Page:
By Dhirendra Tripathi and Daniel Shvartsman
Investing.com – Starting the year just under $49 a barrel, U.S. crude prices rose to a high of $85.41 in October and is poised to finish with its best year since 2009. That pretty much decided which sector and companies was going to top S&P 500.
Oil and gas explorer Devon Energy (NYSE: DVN ) is the best performing S&P 500 stock S&P 500 in the year through December 30, as soaring sales and profits, helped by booming economies, buybacks and higher dividends, boosted returns to over 180%. Marathon Oil (NYSE: MRO ) comes in second but still up with gains of more than 145%. Diamondback Energy (NASDAQ: FANG ), at eighth spot but still managing to more than double, comes in as the third energy stock among top 10 winners in S&P 500.
Fortinet (NASDAQ: FTNT ) is the third on the podium with more than 142% gains, successfully riding both product and services to meet needs for cybersecurity solutions in a Cloud environment where everything -- from studies to shopping – has gone digital.
And then there’s Moderna (NASDAQ: MRNA ) at fourth position – up around 141% -- riding on the huge success of its life-saving mRNA Covid-vaccine and the ongoing demand for vaccinations worldwide.
Investors rewarded Ford for its pivot to electric vehicles, best exemplified by the demand for its electric truck F-150 Lightning. The stock ended the year as the fifth best in the index. This week, its market cap topped General Motors' (NYSE: GM ) for the first time since 2016.
Nvidia (NASDAQ: NVDA ), a favorite of most analysts, is also up there with gains of nearly 127% as demand for its chips that power graphics in laptops and go into Cloud servers refuses to abate.
Casino-owner and sports-betting company Penn National Gaming (NASDAQ: PENN ) is the worst performing S&P 500 stock this year. It briefly rode the wave of meme stocks and retail investor enthusiasm for both sports betting and David Portnoy, founder of Penn subsidiary Barstool Sports and a face of the irrational exuberance in the beginning of 2021, but lost around 41 % of its value as the pandemic raged and the business continued to suffer.
Las Vegas Sands (NYSE: LVS ) and Wynn Resorts (NASDAQ: WYNN ) were the other sector laggards, hit by the pandemic and the clampdown on casinos in Macao by the Chinese authorities. They fell around 37% and 24%, respectively, this year, "good" for second worst and eighth worst performer on the index.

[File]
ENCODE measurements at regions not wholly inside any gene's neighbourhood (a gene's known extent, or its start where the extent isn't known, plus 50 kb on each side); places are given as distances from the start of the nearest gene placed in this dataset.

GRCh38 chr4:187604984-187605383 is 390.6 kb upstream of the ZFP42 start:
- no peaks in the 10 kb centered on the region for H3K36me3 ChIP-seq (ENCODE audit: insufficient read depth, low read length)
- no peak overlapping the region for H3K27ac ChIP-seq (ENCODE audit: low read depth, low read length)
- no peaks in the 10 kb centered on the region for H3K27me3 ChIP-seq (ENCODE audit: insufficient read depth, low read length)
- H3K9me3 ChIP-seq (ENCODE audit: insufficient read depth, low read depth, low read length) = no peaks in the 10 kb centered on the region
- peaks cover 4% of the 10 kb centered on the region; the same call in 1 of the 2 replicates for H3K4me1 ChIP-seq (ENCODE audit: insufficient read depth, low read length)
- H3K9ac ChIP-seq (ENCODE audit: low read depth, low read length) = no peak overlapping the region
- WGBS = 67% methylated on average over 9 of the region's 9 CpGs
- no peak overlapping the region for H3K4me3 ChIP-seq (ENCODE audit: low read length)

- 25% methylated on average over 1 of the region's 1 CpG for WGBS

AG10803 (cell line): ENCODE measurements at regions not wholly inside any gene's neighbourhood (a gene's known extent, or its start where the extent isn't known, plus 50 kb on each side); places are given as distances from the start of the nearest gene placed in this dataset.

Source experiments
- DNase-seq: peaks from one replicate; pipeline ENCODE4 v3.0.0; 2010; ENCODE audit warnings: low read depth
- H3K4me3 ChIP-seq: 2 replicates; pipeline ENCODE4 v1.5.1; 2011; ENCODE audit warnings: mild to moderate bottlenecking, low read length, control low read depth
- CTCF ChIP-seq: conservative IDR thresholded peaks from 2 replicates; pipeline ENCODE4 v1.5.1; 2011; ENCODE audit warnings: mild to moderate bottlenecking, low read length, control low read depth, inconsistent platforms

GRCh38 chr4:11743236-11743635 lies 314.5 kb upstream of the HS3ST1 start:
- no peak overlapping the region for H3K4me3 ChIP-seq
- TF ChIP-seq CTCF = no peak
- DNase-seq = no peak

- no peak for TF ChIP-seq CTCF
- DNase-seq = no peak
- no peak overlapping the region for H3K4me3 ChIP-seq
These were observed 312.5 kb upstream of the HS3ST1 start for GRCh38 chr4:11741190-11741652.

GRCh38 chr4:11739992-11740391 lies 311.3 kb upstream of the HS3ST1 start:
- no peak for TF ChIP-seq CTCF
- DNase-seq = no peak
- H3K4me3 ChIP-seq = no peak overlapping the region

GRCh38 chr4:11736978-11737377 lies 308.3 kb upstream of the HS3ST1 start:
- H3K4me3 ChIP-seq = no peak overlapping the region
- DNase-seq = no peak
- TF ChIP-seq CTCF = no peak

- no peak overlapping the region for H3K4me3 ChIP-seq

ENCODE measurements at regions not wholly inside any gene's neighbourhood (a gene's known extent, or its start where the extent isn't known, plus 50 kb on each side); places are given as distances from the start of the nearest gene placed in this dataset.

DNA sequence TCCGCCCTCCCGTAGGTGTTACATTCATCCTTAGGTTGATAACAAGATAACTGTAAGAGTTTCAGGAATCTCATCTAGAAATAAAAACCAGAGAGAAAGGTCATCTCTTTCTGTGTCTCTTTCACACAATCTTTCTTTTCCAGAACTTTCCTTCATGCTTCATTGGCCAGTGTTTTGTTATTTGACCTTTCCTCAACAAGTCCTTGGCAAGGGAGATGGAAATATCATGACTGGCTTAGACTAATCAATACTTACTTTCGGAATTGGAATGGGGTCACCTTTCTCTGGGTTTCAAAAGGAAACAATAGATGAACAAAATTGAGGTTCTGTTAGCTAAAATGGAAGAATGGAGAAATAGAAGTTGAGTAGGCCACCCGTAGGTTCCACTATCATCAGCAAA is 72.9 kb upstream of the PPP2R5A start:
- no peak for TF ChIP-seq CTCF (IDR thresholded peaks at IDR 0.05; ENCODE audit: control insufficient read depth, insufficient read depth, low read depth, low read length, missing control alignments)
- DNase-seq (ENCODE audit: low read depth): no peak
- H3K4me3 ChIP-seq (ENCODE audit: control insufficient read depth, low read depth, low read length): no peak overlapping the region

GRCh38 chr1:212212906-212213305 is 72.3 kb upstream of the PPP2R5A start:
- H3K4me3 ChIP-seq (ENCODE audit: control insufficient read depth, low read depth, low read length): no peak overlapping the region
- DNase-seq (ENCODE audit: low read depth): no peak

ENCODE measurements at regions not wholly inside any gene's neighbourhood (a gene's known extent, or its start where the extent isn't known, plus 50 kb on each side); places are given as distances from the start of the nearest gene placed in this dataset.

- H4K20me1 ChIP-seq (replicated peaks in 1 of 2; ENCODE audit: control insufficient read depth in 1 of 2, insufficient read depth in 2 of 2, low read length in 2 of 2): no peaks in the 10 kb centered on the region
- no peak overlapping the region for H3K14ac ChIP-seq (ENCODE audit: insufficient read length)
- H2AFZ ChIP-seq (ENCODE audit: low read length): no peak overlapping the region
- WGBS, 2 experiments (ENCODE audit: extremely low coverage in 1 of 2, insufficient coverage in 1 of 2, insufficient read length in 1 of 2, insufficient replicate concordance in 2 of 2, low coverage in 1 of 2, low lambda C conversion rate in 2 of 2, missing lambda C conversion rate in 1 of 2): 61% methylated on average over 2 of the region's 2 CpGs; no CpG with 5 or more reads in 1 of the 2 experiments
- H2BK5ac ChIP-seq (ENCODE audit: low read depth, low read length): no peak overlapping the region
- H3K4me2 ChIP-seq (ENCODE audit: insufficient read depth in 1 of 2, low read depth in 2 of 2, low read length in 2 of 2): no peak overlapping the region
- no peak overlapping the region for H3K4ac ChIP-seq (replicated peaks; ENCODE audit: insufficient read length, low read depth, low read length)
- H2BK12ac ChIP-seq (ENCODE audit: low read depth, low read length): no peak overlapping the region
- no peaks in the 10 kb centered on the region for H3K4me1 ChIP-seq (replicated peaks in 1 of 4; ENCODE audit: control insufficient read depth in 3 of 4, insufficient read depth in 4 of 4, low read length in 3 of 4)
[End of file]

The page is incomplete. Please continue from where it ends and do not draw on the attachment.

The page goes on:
Activision (NASDAQ: ATVI ) was another big loser as a series of allegations of sexual misconduct by senior staff and charges of the company ignoring the behavior rattled investors. Delay in releases of some popular video games made it worse. The pandemic hit the video games publishers in many ways. Not only were developers and creative people in short supply, shortage of chips at console-makers Sony (NYSE: SONY ) and Microsoft (NASDAQ: MSFT ) also hurt business. Activision ended down 27% for the year, 6th worst.
Global Payments Inc (NYSE: GPN ) was the 3rd biggest loser, down 37%, amidst fears of disruption in the payments space, and Fidelity National Information Services Inc (NYSE: FIS ) suffered from the same pressure, down 22% for the year. Interestingly, the two held unsuccessful merger talks at the end of 2020, suggesting they saw the challenges ahead. MarketAxess Holdings Inc (NASDAQ: MKTX ) saw a more direct type of challenge to its electronic bond-trading platform business, as Tradeweb Markets Inc (NASDAQ: TW ) took share over the course of the year, bringing MarketAxess's shares down 27%, 5th worst in the index.
Viatris Inc (NASDAQ: VTRS ) struggled in its first full year as a public company, as the generic drug maker merged from Mylan and Pfizer (NYSE: PFE )'s spin-off UpJohn dropped 28%. Citrix Systems Inc (NASDAQ: CTXS ) ended up down 26%, 7th on this list, even with a late-year pop on reports that Elliott Management and Vista Equity might be plotting a buyout of the networking systems company. IPG Photonics Corporation (NASDAQ: IPGP ) rounds out the list, down 23%, as the laser maker and its sector were among the rare losers in the semiconductor and tech supply chain as a whole.
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